Hiromasa Yonebayashi is hardly a household name, admittedly it’s a name that trips off the tongue only to fall flat on its face, but the director is a big name in anime have worked on a number of respected films in the genre. ‘Mary and the Witch’s Flower’ is the third film he’s helmed and is based on the children’s book ‘The Little Broomstick’ by the late British author Mary Stewart.
Mary (the lead character not the author) lives a hum drum life with her aunt in a remote cottage and boy is it a hum drum existance because almost nothing happens for the first 25 minutes which is when we first started to look at our watch. The film does open with a brief action sequence with creatures that look like doodles from the back of a sixth formers school exercise book. But after this initial flurry of excitement Mary fills her time wandering around the, albeit beautifully rendered, scenary where her cottage is located. Yonebayashi and his team have done their research well because the settings have an almost watercolour painting feel but it’s quite jarring to find the country setting clashing with the anime styled characters that populate it. It’s a style which never settles down until the second act after Mary has found a rare flower that transports her on a broomstick to a faraway magical city in the clouds where a pair of malevolent inventors need the magical flower for experiments which has resulted in some unsavoury genetic mutations locked in their dungeon.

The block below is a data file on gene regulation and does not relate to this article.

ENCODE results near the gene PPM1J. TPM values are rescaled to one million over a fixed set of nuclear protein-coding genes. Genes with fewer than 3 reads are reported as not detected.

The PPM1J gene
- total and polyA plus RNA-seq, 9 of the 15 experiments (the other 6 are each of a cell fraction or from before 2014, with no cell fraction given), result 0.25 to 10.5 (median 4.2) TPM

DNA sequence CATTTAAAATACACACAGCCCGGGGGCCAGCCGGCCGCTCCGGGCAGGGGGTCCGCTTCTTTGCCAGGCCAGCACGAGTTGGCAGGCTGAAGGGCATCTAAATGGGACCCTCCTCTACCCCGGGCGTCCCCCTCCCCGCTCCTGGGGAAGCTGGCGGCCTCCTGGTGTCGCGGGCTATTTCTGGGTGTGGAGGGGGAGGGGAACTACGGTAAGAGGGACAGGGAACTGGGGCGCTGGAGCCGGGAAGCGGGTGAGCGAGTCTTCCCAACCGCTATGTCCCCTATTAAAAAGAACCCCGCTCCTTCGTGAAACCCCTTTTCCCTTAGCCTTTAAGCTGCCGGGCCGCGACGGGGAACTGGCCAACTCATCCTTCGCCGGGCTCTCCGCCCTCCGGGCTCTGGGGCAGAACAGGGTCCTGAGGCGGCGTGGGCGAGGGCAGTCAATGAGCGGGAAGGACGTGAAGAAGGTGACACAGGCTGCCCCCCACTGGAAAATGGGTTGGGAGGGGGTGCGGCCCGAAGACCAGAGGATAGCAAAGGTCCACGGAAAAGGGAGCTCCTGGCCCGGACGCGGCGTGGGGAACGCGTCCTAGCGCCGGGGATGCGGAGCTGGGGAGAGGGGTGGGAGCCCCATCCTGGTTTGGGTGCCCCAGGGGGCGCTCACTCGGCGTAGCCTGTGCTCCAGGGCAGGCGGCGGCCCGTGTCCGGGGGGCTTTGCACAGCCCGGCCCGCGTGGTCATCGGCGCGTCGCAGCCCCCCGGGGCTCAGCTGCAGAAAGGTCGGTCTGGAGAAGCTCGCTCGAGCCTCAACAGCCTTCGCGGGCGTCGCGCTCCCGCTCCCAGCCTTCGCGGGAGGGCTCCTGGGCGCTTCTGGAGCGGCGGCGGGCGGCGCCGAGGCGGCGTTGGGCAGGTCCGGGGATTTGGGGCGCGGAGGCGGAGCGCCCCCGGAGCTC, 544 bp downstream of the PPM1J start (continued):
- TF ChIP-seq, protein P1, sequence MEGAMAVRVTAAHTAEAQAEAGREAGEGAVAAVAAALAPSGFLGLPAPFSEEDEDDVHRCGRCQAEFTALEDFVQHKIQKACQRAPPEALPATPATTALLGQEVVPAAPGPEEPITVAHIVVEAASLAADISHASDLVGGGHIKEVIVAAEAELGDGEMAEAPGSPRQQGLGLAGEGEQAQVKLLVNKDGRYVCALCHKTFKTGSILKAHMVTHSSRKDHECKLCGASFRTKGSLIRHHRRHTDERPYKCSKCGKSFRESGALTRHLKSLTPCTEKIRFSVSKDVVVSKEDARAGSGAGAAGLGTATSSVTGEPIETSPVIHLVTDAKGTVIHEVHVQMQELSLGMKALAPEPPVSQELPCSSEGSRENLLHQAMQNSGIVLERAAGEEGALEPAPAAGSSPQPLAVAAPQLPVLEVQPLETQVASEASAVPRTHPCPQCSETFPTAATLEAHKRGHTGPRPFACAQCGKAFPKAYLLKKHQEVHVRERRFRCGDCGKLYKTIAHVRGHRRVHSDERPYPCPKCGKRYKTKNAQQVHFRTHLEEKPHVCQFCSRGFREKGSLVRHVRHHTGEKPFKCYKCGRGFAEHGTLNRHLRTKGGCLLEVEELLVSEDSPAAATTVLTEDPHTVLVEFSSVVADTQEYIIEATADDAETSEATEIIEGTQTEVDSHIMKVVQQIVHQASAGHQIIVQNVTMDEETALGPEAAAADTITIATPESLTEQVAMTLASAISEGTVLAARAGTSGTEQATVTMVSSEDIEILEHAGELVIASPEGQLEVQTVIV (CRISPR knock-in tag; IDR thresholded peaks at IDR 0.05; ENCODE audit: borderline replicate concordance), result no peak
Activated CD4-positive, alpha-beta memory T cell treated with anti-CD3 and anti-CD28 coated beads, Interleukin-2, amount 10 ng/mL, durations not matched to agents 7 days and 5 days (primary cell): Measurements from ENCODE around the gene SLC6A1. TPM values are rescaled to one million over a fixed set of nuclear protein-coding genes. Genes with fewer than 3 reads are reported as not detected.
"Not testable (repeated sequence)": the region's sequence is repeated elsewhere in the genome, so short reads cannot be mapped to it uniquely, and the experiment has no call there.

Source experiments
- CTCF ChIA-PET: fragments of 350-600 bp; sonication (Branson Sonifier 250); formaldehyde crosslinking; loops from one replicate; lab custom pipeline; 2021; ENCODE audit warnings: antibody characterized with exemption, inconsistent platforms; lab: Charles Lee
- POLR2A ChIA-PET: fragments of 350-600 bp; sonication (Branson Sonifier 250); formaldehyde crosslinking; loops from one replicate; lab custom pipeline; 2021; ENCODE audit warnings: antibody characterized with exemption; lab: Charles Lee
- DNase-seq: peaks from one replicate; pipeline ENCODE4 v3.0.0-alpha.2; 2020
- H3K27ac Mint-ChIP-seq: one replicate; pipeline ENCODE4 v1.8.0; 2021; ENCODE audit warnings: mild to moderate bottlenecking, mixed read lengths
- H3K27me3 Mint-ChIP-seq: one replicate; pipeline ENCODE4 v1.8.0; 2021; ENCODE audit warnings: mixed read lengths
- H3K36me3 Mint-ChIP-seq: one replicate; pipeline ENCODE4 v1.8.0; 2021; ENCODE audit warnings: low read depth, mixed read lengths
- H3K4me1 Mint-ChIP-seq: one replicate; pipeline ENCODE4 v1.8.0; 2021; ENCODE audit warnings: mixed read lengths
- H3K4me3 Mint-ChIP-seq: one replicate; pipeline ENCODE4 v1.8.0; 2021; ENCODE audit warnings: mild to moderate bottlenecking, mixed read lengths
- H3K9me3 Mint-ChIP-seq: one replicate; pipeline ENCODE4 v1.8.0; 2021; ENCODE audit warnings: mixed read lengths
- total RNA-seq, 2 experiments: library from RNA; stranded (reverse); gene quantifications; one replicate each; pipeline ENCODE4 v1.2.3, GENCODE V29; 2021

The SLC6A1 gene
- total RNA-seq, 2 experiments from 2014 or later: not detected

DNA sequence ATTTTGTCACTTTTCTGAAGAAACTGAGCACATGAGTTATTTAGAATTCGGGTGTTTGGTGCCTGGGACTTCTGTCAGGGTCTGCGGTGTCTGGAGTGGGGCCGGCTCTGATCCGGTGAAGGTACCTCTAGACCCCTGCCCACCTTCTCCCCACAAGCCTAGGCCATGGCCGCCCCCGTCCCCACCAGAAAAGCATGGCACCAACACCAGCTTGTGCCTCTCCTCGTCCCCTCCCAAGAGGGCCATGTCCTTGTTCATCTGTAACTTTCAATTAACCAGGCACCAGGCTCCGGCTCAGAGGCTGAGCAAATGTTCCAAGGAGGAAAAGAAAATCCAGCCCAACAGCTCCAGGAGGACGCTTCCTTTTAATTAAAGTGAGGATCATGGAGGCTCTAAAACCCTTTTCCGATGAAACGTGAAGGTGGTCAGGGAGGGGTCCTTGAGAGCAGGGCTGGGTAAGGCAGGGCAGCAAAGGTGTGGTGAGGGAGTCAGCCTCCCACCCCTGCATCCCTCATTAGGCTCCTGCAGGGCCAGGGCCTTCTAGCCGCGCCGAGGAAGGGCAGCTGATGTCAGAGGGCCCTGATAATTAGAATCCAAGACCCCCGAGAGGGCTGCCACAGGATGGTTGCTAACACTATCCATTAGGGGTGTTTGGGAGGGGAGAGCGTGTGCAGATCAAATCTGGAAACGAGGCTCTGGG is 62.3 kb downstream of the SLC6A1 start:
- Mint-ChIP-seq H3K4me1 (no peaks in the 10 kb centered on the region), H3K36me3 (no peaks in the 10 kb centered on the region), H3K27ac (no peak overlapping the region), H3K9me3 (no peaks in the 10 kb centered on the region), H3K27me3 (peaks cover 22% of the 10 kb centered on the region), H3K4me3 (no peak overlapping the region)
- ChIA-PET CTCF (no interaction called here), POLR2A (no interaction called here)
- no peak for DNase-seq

The city in the clouds setting with its cast of characters and their magical powers owes much to Harry Potter but the story is more centred on people using their powers for good and here Mary, along with a friend called Peter, attempt to thwart the evil duo Madame Mumblechook (Kate Winslet) and Doctor Dee (Jim Broadbent). There are some stunning and surreal visuals but overall it’s not a wholly engaging story being at times a little too wilfully far out and a dreary first act might well have children quickly bored before getting any further into the films 102 minute running time.
And that is the problem with many of these anime films is that they are very much a niche market that appeals more to adults than children unlike the Pixar films which generally have something for everyone. Whether Mary and the Witch’s Flower will appeal to youngsters is unlikely with it’s slow start, its subtitles (if you’re seeing the original Japanese version) and despite the whiff of Potter-dom this is just not engaging enough.
Here’s the trailer…….